Tight end Zach Miller got good news on two fronts in the last two days.
First he learned Thursday the Raiders had placed a first- and third-round tender on him as a restricted free agent, a sure sign the club considered him a valuable part of the future.
On Friday, Miller, the Raiders’ player rep, was pleased to see NFL Player’s Association and owners had agreed to a one-week extension and finally appeared to be making progress toward a collective bargaining agreement.
“I’m definitely optimistic now after it seemed like the owners were close to locking us out,” Miller said in a phone interview Friday. “We’ve wanted a deal all along, and I hope we can come to an agreement as soon as possible.
Miller could speak only in general terms about negotiations since the both sides agreed to a gag order in terms of specifics.
As for the first- and third-round tender, Miller viewed it as a sign he may not be changing uniforms in 2011.
“It does feel good,” Miller said. “It’d be great to be back in Oakland. I really feel like we’re headed in the right direction with Hue Jackson and the way things are going. We had preliminary discussions (on a contract) before deadline and I’m sure they’ll pick up again once there’s a CBA in place and we get back to business.”
Miller and Michael Bush both received first- and third-round tenders, which represents the cost a team would have to pay the Raiders should they be signed in free agency, with Oakland having the opportunity to match any offer sheet. The Raiders used the the designations as insurance to keep the two players tied to Oakland in the event a new CBA doesn’t grant unrestricted free agent status to four-year veterans.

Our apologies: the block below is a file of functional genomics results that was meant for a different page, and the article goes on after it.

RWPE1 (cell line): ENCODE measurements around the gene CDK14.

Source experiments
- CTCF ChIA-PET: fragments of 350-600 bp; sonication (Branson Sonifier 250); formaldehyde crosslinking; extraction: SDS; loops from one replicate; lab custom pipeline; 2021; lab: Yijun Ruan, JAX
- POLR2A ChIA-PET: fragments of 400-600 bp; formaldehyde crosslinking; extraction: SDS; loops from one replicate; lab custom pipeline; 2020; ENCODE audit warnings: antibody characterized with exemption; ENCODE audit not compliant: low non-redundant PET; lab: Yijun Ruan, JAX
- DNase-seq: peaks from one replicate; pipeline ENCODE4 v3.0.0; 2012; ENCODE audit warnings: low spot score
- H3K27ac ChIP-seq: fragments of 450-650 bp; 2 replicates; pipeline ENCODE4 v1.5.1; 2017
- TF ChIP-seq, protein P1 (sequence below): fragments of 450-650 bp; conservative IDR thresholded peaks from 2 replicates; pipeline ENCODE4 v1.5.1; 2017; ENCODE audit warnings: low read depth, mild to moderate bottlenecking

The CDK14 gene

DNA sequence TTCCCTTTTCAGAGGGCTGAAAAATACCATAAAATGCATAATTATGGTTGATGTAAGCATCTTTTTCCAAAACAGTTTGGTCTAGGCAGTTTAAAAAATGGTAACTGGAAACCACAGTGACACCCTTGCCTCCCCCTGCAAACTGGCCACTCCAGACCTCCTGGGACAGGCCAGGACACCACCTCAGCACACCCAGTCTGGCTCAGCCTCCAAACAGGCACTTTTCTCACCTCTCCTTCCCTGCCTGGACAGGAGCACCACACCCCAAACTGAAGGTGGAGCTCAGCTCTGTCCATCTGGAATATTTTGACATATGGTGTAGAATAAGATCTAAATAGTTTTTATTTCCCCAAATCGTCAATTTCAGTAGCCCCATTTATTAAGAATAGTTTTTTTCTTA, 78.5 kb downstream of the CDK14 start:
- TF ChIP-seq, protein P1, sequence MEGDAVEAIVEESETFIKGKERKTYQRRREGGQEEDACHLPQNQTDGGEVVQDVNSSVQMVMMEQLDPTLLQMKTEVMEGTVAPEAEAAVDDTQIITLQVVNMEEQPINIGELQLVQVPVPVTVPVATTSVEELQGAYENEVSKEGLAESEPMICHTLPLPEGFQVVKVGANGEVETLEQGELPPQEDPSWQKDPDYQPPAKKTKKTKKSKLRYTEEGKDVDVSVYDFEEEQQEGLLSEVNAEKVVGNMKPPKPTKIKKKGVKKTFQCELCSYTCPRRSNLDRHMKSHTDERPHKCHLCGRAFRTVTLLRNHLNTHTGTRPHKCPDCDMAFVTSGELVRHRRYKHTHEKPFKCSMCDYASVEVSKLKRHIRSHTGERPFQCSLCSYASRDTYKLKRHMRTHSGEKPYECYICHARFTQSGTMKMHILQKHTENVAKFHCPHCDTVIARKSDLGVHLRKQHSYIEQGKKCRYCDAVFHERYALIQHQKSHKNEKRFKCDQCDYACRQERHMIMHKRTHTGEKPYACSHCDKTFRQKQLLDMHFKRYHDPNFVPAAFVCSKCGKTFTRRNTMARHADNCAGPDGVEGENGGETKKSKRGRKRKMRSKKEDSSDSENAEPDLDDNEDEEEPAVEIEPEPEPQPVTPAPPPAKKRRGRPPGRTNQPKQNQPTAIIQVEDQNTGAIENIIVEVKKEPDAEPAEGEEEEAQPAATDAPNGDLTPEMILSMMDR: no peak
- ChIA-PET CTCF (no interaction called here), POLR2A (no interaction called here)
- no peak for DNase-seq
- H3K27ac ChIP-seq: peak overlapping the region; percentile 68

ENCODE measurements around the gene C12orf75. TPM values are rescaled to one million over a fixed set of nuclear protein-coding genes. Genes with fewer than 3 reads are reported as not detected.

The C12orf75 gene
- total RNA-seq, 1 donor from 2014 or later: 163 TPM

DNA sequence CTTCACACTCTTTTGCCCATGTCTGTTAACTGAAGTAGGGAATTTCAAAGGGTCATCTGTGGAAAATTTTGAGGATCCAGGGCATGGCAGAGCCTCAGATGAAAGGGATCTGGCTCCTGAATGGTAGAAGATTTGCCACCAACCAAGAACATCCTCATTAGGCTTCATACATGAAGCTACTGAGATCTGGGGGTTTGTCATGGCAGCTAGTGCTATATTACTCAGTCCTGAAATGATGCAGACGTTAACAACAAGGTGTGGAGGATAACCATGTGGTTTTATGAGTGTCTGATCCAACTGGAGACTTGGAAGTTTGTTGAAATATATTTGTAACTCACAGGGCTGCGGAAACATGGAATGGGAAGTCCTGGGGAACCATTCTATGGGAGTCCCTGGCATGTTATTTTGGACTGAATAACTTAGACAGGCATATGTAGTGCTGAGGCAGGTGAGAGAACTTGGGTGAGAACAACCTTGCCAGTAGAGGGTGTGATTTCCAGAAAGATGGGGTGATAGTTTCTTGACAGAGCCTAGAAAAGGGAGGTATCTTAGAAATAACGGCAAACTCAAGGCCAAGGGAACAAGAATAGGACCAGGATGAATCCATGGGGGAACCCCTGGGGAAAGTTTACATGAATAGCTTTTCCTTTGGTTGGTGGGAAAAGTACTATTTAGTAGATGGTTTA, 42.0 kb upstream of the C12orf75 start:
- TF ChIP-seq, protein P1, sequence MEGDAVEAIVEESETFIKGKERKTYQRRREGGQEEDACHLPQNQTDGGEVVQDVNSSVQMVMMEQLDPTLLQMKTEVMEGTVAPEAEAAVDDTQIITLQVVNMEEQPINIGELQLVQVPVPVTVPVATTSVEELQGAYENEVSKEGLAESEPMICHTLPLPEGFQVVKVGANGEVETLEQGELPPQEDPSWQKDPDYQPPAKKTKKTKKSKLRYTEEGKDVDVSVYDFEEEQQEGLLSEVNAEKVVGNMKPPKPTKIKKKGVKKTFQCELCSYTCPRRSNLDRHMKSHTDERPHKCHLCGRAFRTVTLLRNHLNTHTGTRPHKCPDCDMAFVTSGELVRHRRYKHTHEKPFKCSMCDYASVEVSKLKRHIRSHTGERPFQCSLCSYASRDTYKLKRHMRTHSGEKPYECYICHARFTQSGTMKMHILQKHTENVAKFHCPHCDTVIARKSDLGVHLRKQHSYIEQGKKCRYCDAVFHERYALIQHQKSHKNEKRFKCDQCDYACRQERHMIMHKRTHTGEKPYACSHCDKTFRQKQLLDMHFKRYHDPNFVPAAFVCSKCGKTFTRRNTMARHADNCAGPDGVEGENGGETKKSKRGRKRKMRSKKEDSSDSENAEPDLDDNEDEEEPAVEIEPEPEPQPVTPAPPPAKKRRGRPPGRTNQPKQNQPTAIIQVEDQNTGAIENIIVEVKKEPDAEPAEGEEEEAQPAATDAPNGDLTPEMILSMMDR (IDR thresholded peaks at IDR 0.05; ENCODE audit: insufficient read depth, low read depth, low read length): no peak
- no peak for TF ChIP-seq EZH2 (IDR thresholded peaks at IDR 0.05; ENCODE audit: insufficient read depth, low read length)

A first- and third-round designation for a four-year veteran last year carried with it a salary fo $3.168 million. The Raiders locked up Stanford Routt with a first- and third tender last year and this year awarded him with a three-year extension worth $31.5 million.
Other players were likely tendered as well, but the Raiders aren’t confirming any of them _ including Miller and Bush.
SMITH CHARGED WITH MURDER
Disturbing story out of Southern California, via Profootballtalk.com, that former Raiders first-round pick Anthony Smith has been charged with murder.
Smith, a defensive end, was one of the Raiders best pass rushers out of Arizona and the No. 11 overall pick of the 1990 draft.
Alternately funny and engaging and then sullen and moody, Smith was suspended by Joe Bugel in 1997 for conduct detrimental to the team for what was reported as a physical altercation with an assistant coach.